Twitter users have reported a massive global outage with many unable to access the website and its features for hours.
According to downdetector.com, which tracks site traffic, the website became unavailable shortly before midnight GMT (11am Thursday AEDT, 7pm Wednesday EST), with outages most commonly reported on the website rather than the app.
Within an hour, the website had recorded more than 10,000 user reports of problems accessing Twitter.
The London-based internet monitor NetBlocks said “Twitter is experiencing international outages affecting the mobile app and features including notifications”.
“The incident is not related to country-level internet disruptions or filtering.”
Many users were still able to use the platform, while others were met with an error message that read “something went wrong, but don’t fret – it’s not your fault”.
One user in Ireland reported “difficulties logging into Twitter tonight… I’m supposed to be asleep but now I’m watching news stories on the global twitter crash”.
Elon Musk, who bought Twitter for $44bn in October, responded to users reporting problems by tweeting “works for me”.
Hours later, Musk tweeted that “significant backend server architecture changes” had been made and that “Twitter should feel faster”.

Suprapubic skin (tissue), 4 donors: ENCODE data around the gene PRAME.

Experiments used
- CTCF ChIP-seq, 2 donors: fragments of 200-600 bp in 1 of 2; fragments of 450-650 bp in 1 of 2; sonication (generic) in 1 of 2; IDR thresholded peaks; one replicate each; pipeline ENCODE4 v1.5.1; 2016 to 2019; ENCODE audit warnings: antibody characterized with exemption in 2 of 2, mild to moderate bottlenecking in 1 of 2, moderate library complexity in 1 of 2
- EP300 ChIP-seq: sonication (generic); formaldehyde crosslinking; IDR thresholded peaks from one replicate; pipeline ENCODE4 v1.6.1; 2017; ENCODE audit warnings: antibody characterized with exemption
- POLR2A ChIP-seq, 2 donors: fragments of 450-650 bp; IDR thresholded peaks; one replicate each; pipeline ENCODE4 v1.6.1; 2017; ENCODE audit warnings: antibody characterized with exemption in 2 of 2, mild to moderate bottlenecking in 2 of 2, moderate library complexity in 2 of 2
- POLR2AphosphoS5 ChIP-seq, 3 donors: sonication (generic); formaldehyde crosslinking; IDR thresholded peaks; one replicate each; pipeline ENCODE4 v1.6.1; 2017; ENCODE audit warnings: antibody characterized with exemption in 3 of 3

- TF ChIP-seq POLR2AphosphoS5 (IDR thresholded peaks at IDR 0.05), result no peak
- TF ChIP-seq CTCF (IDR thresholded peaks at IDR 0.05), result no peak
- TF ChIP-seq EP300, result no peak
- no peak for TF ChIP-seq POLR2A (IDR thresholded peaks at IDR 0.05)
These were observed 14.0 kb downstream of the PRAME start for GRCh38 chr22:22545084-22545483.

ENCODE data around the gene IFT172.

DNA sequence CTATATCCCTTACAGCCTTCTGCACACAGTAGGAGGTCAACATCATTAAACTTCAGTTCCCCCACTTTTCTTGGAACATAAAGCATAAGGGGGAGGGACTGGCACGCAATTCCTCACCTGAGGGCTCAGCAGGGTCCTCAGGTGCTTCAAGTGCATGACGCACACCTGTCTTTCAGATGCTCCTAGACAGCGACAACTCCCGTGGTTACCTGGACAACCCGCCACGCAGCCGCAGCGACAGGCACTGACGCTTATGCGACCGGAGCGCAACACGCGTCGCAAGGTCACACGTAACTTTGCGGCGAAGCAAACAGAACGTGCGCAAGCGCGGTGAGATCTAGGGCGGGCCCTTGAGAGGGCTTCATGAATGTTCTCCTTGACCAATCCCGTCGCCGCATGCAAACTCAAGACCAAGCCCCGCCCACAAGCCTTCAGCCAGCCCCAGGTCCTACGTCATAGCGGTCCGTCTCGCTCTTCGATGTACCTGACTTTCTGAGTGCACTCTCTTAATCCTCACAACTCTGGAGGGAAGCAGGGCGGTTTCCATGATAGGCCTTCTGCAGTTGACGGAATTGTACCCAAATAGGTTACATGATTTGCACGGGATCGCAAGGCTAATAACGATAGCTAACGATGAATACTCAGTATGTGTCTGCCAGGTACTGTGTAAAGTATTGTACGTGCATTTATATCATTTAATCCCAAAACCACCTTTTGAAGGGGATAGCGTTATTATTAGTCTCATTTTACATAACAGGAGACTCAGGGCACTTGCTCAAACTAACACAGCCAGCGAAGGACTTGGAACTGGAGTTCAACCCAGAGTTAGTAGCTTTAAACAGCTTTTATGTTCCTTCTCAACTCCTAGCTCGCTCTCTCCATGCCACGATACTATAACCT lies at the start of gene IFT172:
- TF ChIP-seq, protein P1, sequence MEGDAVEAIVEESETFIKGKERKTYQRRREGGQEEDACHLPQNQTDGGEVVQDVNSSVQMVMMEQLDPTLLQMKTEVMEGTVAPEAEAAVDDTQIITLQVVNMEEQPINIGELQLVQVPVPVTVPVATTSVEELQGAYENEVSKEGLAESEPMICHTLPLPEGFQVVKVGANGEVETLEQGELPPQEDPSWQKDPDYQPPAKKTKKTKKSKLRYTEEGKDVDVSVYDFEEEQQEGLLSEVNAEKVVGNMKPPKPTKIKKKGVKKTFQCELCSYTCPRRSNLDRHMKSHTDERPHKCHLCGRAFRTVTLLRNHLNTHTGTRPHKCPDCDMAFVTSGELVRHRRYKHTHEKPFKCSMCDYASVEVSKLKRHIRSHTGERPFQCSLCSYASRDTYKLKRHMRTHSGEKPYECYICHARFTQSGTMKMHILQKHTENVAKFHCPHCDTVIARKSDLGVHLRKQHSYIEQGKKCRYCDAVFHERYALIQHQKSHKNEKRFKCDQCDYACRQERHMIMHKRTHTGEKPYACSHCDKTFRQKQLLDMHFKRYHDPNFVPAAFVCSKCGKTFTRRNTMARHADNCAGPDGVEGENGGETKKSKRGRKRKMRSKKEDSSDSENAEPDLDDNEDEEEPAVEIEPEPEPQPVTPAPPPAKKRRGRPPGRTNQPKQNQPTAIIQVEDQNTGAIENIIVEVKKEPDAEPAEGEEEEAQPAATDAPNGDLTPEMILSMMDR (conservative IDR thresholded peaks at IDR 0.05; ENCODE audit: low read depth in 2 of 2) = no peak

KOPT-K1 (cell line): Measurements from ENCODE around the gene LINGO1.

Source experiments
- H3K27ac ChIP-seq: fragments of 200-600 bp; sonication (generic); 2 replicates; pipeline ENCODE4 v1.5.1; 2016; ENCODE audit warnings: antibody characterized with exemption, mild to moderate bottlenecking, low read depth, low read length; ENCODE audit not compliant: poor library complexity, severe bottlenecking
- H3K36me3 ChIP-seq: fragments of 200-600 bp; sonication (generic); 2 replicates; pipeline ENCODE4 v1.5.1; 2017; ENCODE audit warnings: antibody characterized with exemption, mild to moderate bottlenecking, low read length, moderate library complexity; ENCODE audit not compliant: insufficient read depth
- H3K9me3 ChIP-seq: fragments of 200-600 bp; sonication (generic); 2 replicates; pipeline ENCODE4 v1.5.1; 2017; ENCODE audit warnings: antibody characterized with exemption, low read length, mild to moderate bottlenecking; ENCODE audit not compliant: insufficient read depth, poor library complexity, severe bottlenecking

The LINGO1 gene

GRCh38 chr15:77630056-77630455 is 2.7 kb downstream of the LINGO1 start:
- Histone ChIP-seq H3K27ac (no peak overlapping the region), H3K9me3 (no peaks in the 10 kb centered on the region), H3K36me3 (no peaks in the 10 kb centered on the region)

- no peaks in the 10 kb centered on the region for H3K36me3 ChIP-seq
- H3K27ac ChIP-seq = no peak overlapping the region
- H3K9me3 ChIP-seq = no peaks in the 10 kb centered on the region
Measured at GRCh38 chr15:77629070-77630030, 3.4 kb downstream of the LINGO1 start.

Concerns about longer and more regular outages increased when Twitter slashed, by some estimates, up to half of its workforce with little notice under Musk’s tenure.
About 50 percent of Twitter’s 7,500 staff were sacked in Musk’s first week. In his second week, about four in five of the firm’s 5,500 contractors were released.
The mass layoffs reportedly gutted teams that cover human rights, machine learning ethics, curation, communications and accessibility.
In July, before the job losses, Twitter experienced one of its longest outages for years, with the social network unavailable to users on web and mobile for almost an hour.
Earlier this month, Musk confirmed he would step down as chief executive once a suitable replacement was found, citing the company’s finances as a reason to delay his promised departure.